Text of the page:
The story of natural gas drilling gone awry in Dimock, Pa., continues to be a political flashpoint in communities along both sides of New York’s border with Pennsylvania.
An offer by Binghamton, New York to aid residents in Dimock, Pennsylvania is the latest example of how attitudes about developing the Marcellus Shale are likely influenced by where you live, and how much land you own. These factors were likely at play in the political calculation of Matt Ryan. Ryan is a drilling opponent and mayor of Binghamton – a small city in the Southern Tier of New York -- who recently offered to arrange water deliveries by the city to residents of Dimock, a rural township 20 miles across the state border in the heart of a natural well field being developed by Cabot Oil & Gas. Ryan volunteered the city to provide emergency relief to about a dozen residents in particular whose wells have tested positive for pollution, which the Pennsylvania Department of Environmental Protection has linked to nearby drilling operations. Cabot, under a DEP order, had supplied water to these homes for several years under Governor Ed Rendell’s administration. Now, under Governor Tom Corbett, the agency has declared that Cabot can stop the deliveries because the company has effectively settled the matter with residents by offering them mitigation systems and payments worth twice their property value. Lawyers for 11 plaintiffs suing Cabot for damages related to the pollution disagree.
Ryan, who has been opposed to allowing development of the Marcellus Shale in New York without more environmental review, likely saw the opportunity for a political statement that would not get lost in the prolonged and often hostile battle of words from advocates on both sides of the issue. His move to provide “mutual aid” (commonly used for hurricane relief and other disasters) certainly did the trick, as it landed him, and his view in an Associated Press report featured in today’s Wall Street Journal (among other places). “I’ll admit, it’s mostly symbolic,” Ryan told Steve Reilly, of the Binghamton Press & Sun Bulletin on Saturday. Not surprisingly, Ryan’s motives were attacked by critics in both states. Some Binghamton City Council members derided Ryan’s offer to Dimock as his “cause of the month.” Town of Dimock leaders (to the dismay of affected residents) have been reluctant to accept Ryan’s gift-wrapped hot potato, and some pro-drilling advocates characterized it as a political stunt.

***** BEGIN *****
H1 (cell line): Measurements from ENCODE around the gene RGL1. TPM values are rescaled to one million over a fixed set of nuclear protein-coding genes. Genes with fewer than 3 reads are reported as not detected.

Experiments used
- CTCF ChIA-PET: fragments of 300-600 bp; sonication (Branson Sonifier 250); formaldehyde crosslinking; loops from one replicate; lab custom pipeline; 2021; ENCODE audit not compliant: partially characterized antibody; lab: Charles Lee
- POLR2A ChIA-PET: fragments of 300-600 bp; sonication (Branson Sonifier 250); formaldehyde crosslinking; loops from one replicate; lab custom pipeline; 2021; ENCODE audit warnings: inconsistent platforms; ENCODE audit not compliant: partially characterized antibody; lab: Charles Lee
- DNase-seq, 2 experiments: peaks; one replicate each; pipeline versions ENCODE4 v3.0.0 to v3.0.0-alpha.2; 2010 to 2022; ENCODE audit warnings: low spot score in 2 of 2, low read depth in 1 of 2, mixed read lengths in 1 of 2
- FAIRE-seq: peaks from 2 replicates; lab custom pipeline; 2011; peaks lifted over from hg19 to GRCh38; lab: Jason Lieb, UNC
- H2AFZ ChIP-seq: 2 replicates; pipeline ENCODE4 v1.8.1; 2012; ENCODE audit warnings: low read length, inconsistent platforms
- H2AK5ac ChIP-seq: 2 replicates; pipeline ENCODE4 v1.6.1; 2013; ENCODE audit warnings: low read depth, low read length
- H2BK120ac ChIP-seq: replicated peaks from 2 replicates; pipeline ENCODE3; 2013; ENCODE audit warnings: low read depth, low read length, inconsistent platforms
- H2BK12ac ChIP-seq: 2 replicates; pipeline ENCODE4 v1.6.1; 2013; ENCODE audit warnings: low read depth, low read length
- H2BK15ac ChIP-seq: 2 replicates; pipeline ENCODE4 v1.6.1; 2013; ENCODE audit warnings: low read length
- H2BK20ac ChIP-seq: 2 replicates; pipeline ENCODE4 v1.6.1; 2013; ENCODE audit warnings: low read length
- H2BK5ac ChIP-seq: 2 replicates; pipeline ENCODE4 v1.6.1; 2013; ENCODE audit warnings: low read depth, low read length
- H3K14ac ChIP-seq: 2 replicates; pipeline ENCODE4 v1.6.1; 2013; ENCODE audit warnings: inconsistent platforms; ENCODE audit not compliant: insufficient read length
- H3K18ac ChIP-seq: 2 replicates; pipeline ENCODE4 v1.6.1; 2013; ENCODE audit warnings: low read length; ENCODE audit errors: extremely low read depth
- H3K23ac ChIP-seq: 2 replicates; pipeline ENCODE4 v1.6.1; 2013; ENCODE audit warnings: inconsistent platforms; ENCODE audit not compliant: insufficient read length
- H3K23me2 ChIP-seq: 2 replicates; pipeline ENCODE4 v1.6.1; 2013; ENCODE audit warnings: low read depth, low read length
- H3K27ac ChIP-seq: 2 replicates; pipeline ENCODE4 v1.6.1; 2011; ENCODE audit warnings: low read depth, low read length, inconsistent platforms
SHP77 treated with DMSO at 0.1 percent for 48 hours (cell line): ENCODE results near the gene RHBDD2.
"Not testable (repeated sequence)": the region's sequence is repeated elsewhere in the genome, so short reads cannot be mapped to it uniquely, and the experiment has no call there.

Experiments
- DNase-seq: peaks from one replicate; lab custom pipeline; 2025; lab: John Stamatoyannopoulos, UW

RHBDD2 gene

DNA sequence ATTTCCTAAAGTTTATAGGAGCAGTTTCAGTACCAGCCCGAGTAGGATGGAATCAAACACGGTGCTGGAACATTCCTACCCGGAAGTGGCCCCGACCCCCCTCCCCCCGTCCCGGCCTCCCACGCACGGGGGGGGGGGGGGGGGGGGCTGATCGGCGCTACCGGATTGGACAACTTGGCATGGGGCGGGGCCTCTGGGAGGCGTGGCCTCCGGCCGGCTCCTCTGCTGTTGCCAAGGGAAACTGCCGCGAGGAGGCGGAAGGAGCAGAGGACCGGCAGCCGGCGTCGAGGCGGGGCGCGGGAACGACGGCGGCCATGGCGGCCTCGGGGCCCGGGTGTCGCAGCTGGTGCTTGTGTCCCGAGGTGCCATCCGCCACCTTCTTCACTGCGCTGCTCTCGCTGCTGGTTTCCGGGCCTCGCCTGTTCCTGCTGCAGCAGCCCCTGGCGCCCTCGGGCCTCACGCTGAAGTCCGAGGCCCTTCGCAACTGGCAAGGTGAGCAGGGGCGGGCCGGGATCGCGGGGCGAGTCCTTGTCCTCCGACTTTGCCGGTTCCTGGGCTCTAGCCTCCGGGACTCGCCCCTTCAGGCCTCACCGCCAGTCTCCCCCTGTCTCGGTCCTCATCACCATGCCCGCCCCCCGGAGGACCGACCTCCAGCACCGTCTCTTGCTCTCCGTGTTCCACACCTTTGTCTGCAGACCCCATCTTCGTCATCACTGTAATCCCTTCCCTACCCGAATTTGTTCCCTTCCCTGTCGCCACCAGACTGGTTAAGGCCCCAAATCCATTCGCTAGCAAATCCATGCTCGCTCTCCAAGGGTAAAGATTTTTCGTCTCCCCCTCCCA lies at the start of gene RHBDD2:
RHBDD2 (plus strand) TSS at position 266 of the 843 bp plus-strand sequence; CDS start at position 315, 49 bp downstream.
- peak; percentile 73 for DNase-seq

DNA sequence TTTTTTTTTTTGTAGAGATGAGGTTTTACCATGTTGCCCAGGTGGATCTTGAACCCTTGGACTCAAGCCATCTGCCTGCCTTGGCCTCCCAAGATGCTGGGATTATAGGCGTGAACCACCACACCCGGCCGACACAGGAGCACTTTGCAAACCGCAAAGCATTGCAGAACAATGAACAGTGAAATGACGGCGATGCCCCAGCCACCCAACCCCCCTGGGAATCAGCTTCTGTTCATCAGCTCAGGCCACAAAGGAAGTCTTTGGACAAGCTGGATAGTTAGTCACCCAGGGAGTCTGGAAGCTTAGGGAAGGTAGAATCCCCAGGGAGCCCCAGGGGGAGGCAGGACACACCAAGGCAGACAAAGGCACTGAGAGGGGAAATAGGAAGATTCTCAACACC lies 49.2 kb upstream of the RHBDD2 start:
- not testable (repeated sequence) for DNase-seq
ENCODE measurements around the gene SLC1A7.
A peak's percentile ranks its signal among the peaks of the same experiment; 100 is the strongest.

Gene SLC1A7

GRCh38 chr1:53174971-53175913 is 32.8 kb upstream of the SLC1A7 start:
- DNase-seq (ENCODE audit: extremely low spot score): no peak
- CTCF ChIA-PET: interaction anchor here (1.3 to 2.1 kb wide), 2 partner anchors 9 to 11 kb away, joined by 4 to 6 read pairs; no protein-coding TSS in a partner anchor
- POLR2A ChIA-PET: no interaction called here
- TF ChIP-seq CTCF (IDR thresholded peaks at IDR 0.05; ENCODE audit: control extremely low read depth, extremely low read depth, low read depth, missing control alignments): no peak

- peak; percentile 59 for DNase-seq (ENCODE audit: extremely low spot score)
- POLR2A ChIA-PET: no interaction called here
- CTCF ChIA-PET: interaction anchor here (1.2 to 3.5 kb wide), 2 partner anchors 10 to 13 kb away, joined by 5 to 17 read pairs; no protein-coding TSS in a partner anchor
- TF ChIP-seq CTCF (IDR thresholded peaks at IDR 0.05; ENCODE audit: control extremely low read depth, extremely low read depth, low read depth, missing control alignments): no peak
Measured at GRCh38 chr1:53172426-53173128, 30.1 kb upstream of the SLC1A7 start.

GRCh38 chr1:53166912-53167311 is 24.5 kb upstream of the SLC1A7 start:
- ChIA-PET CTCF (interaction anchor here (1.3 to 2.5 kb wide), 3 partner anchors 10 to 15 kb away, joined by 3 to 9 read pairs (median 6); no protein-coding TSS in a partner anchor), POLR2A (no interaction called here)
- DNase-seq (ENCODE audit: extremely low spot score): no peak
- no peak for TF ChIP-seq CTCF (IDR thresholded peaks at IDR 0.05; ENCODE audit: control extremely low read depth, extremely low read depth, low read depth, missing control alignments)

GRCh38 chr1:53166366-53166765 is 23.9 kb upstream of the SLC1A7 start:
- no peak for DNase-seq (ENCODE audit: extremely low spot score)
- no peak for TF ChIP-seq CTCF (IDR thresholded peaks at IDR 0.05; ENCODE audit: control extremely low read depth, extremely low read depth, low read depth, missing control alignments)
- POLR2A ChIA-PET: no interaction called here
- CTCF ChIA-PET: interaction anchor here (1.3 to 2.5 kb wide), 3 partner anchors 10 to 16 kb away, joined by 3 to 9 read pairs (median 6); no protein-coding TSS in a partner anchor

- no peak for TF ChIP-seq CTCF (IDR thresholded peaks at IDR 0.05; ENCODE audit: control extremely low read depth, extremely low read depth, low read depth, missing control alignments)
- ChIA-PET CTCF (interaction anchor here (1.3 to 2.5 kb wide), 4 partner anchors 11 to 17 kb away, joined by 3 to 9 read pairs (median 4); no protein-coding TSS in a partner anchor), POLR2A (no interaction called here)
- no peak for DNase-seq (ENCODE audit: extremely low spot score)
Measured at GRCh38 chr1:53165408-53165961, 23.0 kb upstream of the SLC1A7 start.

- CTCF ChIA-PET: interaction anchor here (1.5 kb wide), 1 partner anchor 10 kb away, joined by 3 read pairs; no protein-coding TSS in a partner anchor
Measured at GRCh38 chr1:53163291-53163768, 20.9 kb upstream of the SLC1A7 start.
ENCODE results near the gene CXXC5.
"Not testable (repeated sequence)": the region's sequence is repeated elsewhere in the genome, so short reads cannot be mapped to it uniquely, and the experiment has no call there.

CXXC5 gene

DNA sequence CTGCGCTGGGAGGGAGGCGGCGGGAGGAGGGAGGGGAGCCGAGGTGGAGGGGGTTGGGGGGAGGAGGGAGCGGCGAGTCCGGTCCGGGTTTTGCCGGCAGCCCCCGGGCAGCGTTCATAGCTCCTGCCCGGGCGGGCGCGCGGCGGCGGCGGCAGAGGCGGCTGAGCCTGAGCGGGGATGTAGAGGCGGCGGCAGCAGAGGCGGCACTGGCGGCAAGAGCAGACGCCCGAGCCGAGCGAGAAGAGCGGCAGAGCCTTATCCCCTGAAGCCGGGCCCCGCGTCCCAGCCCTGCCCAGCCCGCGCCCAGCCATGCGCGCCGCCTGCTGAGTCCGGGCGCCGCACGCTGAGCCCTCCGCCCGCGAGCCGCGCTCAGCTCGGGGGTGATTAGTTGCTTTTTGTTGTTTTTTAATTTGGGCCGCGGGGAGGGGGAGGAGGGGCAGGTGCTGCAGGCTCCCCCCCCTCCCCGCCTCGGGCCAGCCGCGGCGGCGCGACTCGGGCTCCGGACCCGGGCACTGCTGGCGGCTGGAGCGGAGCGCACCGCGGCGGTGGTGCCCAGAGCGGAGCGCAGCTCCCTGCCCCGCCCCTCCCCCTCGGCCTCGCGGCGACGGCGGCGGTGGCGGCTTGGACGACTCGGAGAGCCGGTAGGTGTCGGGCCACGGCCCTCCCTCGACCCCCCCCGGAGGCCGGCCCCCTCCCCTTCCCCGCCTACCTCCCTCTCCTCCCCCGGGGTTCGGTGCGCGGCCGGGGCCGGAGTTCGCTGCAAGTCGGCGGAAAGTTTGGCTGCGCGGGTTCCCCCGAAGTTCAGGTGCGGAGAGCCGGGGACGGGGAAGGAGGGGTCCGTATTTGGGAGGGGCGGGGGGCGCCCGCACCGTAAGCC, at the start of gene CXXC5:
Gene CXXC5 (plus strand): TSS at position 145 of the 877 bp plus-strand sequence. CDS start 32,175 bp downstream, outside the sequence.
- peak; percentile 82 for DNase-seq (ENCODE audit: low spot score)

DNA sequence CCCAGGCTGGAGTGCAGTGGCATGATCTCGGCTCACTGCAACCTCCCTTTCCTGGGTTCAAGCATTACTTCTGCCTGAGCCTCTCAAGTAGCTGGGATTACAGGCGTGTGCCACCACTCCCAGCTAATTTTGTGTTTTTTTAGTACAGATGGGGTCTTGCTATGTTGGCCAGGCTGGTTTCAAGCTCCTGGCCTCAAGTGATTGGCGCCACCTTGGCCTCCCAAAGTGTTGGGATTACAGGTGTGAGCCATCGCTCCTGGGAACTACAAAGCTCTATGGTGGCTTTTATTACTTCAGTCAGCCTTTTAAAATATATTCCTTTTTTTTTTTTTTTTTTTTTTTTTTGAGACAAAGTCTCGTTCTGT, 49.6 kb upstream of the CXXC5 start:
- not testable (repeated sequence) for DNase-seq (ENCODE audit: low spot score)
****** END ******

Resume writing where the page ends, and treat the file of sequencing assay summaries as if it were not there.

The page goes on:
The Ryan proposal is the latest chapter of a story that grows more political by the day. Some argue politicization of the debate over developing the Marcellus Shale and other domestic gas reserves is a bad thing. I can’t see that, though. To the extent it facilitates the public discussion and awareness of issues, even in stirring passions of people on opposite sides, getting a broad section of the populous interested and engaged in government affairs might be painful, but it’s always helpful.